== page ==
There’s a part in the movie Music and Lyrics that I think of often when I’m reviewing books. Drew Barrymore confronts Hugh Grant about his pandering to a pop princess. She says “Your heroes, the Beatles, Smokey [Robinson], they never would have let this happen,” and Hugh Grant responds “That’s a completely different thing. They’re geniuses. They wrote dinner. I write dessert.”
Some books are dessert. They’re not chocked full of nutrition for your brain, but they’re a nice change of pace sometimes. I don’t read dessert books a whole lot (I think each person may have his or her own definition of dessert). When I picked up How to Eat a Cupcake, I didn’t expect to like it. But I had a stack of ten books I’d gathered so far at the library and not one of them seemed at all promising. I started reading How to Eat a Cupcake on Saturday night when everyone else in my house was fast asleep and I was wide awake but wanting to be asleep. “This should do the trick,” I thought. I was wrong. I finished it the next day. It was not dinner, but I still kind of liked it. It was refreshing, in a way. Kind of like hanging out with an old friend watching old movies and drinking chocolate milk.
How to Eat a Cupcake was written by Meg Donahue and published in 2012. Here’s the plot line from goodreads.com:
Funny, free-spirited Annie Quintana and sophisticated, ambitious Julia St. Clair come from two different worlds. Yet, as the daughter of the St. Clair’s housekeeper, Annie grew up in Julia’s San Francisco mansion and they forged a bond that only two little girls who know nothing of class differences and scholarships could—until a life-altering betrayal destroyed their friendship.
A decade later, Annie is now a talented, if underpaid, pastry chef who bakes to fill the void left in her heart by her mother’s death. Julia, a successful businesswoman, is tormented by a painful secret that could jeopardize her engagement to the man she loves. When a chance reunion prompts the unlikely duo to open a cupcakery, they must overcome past hurts and a mysterious saboteur or risk losing their fledgling business and any chance of healing their fractured friendship.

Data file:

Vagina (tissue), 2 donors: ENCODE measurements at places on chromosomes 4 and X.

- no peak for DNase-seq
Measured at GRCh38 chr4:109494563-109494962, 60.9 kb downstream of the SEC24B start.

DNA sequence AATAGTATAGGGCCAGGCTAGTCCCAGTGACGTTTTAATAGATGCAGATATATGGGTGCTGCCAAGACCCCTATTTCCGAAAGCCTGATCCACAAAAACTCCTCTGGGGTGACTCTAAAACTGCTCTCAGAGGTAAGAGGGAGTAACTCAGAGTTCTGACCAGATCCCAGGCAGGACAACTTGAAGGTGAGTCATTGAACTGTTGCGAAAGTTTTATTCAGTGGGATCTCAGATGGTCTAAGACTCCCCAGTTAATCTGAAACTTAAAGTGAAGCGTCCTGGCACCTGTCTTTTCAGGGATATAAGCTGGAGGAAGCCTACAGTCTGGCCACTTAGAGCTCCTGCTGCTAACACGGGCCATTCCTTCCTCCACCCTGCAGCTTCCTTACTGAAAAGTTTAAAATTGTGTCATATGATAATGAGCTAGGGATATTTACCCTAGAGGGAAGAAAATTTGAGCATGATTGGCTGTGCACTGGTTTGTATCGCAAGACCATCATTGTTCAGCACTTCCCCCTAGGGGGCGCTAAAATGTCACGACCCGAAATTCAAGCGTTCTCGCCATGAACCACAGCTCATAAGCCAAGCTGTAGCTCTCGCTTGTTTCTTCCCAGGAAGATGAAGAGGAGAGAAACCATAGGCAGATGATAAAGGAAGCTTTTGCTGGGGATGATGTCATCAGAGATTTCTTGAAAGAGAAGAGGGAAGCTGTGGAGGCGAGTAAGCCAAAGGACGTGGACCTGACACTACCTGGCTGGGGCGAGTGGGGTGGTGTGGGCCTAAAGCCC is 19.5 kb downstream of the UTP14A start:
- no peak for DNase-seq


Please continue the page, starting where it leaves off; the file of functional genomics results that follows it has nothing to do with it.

The friendship between Julia and Annie is complex. The story is told in turns by these two characters, which I think was a a great way to write the book. Readers can see what’s going on in the thoughts of the two main characters. Annie’s character was a little on the annoying side at times, but for the most part, it was easy to like the characters you were supposed to like. Donohue did a good job of introducing Julia as a society type you’d roll your eyes at and dismiss, or even loath, and then transforming her as you read and get to really know her. I didn’t enjoy the romance part of the book at all. It was very shallow. But it’s easy to skip over most of that. One of the best parts of the book was how it treated a certain grief many women have but don’t know how to deal with, or how to even talk about it. I won’t give it away, but it’s really a surprisingly insightful look into an issue that just doesn’t get talked about a whole lot, and I think it should.
Still, pick this book up only if you’re in the mood for a chick flick but would rather read a book than watch a movie. Or you feel like a very light read at the pool. Or you love this kind of book in general and don’t know why I’m making a huge deal over it. Forgive me. I’m still trying to get over my hang up about admitting that I like some books.
I’m also trying to get over a craving for cupcakes. I highly recommend buying the ingredients for cupcakes before reading this book.
Next on my to read list is Life After Life by Kate Atkinson. There’s a lot of buzz about this book, which makes me nervous to read it. I’m looking forward to it, though.
~Some books I’ve read (listened to, actually) that are similar to How To Eat A Cupcake: